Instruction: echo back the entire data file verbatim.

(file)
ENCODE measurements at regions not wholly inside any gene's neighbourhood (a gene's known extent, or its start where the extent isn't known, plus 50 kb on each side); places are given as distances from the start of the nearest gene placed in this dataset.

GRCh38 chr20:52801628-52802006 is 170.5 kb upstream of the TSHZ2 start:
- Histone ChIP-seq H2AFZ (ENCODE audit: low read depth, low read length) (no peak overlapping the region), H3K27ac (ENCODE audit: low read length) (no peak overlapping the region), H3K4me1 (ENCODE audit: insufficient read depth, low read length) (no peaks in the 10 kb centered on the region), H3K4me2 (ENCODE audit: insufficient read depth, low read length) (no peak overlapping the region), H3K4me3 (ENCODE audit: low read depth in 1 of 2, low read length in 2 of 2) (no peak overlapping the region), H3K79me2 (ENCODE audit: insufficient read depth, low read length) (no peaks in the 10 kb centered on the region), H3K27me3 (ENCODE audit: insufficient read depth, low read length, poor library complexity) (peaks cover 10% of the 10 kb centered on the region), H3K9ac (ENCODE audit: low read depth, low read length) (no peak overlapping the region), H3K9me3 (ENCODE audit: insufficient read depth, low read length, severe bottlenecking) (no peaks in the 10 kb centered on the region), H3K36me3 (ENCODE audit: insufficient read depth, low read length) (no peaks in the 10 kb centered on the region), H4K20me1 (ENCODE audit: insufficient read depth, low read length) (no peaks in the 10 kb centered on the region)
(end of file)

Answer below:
ENCODE measurements at regions not wholly inside any gene's neighbourhood (a gene's known extent, or its start where the extent isn't known, plus 50 kb on each side); places are given as distances from the start of the nearest gene placed in this dataset.

GRCh38 chr20:52801628-52802006 is 170.5 kb upstream of the TSHZ2 start:
- Histone ChIP-seq H2AFZ (ENCODE audit: low read depth, low read length) (no peak overlapping the region), H3K27ac (ENCODE audit: low read length) (no peak overlapping the region), H3K4me1 (ENCODE audit: insufficient read depth, low read length) (no peaks in the 10 kb centered on the region), H3K4me2 (ENCODE audit: insufficient read depth, low read length) (no peak overlapping the region), H3K4me3 (ENCODE audit: low read depth in 1 of 2, low read length in 2 of 2) (no peak overlapping the region), H3K79me2 (ENCODE audit: insufficient read depth, low read length) (no peaks in the 10 kb centered on the region), H3K27me3 (ENCODE audit: insufficient read depth, low read length, poor library complexity) (peaks cover 10% of the 10 kb centered on the region), H3K9ac (ENCODE audit: low read depth, low read length) (no peak overlapping the region), H3K9me3 (ENCODE audit: insufficient read depth, low read length, severe bottlenecking) (no peaks in the 10 kb centered on the region), H3K36me3 (ENCODE audit: insufficient read depth, low read length) (no peaks in the 10 kb centered on the region), H4K20me1 (ENCODE audit: insufficient read depth, low read length) (no peaks in the 10 kb centered on the region)